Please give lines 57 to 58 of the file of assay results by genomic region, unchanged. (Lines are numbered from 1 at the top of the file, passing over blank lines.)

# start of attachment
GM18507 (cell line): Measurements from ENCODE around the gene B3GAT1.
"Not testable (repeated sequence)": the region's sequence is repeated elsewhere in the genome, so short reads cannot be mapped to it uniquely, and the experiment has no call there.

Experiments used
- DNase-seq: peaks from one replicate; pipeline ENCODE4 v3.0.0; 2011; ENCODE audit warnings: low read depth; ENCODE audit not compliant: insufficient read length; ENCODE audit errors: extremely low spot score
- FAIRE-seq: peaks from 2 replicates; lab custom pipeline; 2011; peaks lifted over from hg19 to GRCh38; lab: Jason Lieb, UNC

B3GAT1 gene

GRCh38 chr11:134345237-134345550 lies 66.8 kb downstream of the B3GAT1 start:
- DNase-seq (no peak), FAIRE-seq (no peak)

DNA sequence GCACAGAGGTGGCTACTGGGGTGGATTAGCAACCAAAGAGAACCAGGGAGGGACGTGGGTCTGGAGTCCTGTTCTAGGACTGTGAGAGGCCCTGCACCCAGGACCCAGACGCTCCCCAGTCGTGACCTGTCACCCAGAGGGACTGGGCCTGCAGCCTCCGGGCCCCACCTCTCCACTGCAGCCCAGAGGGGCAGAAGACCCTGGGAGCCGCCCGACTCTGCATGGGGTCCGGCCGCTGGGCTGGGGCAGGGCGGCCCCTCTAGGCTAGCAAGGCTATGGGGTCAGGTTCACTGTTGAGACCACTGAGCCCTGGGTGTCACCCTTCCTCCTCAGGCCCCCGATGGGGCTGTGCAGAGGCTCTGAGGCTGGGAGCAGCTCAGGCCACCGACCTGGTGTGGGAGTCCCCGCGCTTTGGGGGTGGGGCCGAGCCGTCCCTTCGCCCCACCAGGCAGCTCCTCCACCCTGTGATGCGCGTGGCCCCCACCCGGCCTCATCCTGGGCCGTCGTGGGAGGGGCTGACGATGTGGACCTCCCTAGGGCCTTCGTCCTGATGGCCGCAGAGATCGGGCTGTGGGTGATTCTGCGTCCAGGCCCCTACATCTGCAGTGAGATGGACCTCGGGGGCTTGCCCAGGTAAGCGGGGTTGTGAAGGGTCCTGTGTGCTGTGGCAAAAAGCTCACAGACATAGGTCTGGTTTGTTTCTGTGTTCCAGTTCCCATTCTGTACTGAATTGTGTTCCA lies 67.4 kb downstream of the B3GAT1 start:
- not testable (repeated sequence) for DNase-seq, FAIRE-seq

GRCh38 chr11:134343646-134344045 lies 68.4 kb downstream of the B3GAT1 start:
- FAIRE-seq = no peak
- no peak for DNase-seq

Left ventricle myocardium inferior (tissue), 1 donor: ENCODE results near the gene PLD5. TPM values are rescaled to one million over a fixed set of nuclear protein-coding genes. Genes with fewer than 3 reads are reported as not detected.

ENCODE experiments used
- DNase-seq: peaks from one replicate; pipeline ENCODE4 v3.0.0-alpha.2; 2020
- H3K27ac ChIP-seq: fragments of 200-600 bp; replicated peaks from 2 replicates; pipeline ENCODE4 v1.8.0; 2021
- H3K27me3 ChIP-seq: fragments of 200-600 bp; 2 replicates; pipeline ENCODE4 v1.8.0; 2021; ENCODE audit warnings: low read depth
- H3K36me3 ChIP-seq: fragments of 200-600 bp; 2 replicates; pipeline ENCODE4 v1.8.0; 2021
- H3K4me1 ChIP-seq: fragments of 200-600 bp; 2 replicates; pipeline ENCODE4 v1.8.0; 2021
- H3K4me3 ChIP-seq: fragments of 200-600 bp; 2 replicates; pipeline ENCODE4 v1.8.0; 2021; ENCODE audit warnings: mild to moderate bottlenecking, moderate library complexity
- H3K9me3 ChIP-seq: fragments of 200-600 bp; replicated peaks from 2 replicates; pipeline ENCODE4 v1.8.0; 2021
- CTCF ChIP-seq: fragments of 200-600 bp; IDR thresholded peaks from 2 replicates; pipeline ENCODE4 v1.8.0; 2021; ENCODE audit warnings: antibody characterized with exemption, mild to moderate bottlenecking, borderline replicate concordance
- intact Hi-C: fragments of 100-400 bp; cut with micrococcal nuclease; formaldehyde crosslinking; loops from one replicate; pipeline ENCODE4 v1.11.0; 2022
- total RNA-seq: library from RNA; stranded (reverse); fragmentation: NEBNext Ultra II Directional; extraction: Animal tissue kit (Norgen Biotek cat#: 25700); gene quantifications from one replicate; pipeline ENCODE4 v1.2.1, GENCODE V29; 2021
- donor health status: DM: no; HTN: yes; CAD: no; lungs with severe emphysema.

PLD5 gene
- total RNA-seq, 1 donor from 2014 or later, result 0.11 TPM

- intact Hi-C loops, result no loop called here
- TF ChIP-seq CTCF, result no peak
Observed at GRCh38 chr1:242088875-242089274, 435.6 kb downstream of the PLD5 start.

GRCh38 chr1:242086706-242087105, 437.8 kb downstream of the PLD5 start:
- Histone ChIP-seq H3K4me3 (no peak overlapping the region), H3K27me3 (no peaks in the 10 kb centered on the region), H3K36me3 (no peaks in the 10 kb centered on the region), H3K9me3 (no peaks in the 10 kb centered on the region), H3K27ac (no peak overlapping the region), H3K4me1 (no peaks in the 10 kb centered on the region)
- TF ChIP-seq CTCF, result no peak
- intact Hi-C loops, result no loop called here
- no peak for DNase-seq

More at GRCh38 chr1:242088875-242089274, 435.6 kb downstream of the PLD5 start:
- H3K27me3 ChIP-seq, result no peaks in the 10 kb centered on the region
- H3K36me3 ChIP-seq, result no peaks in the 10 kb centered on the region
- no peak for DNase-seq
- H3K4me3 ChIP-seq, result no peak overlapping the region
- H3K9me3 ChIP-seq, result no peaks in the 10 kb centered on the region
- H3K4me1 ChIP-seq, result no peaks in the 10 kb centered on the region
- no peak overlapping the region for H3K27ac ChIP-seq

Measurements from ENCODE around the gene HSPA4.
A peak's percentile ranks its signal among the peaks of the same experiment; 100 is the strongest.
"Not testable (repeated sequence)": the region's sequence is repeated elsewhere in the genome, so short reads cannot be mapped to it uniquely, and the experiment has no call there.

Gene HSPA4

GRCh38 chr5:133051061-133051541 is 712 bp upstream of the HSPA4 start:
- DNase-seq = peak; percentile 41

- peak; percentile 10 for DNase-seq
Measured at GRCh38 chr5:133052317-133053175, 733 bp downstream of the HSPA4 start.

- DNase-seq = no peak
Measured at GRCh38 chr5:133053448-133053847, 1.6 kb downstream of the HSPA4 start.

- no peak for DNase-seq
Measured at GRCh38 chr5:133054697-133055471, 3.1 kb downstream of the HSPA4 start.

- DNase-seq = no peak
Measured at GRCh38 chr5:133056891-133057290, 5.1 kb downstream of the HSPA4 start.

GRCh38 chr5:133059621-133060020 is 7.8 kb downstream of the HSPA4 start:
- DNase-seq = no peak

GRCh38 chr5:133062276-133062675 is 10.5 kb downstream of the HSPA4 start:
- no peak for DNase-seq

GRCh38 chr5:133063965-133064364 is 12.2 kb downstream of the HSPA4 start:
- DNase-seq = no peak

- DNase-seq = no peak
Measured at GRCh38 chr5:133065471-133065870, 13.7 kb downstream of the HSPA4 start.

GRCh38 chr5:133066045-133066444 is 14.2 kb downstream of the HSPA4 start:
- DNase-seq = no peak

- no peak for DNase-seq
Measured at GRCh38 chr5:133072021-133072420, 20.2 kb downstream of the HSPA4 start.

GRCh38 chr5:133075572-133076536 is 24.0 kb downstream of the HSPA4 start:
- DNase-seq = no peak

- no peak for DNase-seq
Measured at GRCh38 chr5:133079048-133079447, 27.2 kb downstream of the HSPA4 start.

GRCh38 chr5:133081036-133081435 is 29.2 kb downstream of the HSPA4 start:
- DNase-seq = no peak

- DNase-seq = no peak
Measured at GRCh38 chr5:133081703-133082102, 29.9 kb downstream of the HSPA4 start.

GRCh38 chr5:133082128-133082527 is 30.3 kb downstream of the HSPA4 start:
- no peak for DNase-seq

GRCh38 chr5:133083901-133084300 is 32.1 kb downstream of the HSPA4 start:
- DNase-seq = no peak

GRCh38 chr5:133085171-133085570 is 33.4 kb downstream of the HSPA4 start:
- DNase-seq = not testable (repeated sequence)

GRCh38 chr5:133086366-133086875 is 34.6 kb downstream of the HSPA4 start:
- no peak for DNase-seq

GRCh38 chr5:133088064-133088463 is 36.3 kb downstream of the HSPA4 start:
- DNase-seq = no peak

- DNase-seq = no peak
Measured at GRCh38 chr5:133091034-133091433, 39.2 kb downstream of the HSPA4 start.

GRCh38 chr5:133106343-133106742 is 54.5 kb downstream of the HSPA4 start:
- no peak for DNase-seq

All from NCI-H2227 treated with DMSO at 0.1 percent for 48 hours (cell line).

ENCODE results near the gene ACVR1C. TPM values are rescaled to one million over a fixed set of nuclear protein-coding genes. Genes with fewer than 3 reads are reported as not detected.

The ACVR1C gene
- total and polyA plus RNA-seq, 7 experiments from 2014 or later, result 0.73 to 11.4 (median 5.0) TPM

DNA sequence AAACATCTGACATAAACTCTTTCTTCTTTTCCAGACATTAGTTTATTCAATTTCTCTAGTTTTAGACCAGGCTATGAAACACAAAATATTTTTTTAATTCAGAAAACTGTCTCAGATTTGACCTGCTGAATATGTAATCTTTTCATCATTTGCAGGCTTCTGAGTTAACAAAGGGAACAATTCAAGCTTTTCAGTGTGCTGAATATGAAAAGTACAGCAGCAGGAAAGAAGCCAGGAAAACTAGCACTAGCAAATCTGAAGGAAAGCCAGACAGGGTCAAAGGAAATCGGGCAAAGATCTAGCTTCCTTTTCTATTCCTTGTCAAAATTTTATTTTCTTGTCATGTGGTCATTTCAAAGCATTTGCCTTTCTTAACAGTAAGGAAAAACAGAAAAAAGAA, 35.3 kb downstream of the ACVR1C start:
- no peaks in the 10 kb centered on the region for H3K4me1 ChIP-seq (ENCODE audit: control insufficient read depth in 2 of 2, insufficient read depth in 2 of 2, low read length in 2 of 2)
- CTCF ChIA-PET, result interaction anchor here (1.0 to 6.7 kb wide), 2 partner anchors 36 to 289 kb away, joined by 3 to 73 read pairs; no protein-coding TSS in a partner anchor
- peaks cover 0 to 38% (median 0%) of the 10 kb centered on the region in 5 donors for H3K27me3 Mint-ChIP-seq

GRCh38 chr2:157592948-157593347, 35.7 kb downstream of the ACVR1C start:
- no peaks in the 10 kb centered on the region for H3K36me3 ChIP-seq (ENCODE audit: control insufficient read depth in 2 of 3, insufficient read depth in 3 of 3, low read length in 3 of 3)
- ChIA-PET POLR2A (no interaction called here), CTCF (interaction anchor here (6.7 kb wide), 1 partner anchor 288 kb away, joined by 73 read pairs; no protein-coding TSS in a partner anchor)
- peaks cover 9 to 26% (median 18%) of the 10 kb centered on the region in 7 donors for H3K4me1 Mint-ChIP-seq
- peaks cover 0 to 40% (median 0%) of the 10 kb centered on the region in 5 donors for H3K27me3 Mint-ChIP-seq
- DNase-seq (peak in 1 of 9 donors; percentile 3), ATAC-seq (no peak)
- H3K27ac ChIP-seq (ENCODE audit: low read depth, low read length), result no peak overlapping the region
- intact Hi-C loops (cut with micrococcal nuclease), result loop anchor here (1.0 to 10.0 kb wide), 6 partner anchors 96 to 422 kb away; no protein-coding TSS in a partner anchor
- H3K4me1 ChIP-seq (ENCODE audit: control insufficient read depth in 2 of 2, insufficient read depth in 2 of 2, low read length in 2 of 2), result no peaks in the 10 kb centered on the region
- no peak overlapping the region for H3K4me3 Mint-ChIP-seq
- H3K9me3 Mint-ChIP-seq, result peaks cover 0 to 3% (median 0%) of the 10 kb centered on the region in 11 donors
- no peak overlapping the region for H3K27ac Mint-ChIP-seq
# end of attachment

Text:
- DNase-seq = no peak
Measured at GRCh38 chr5:133056891-133057290, 5.1 kb downstream of the HSPA4 start.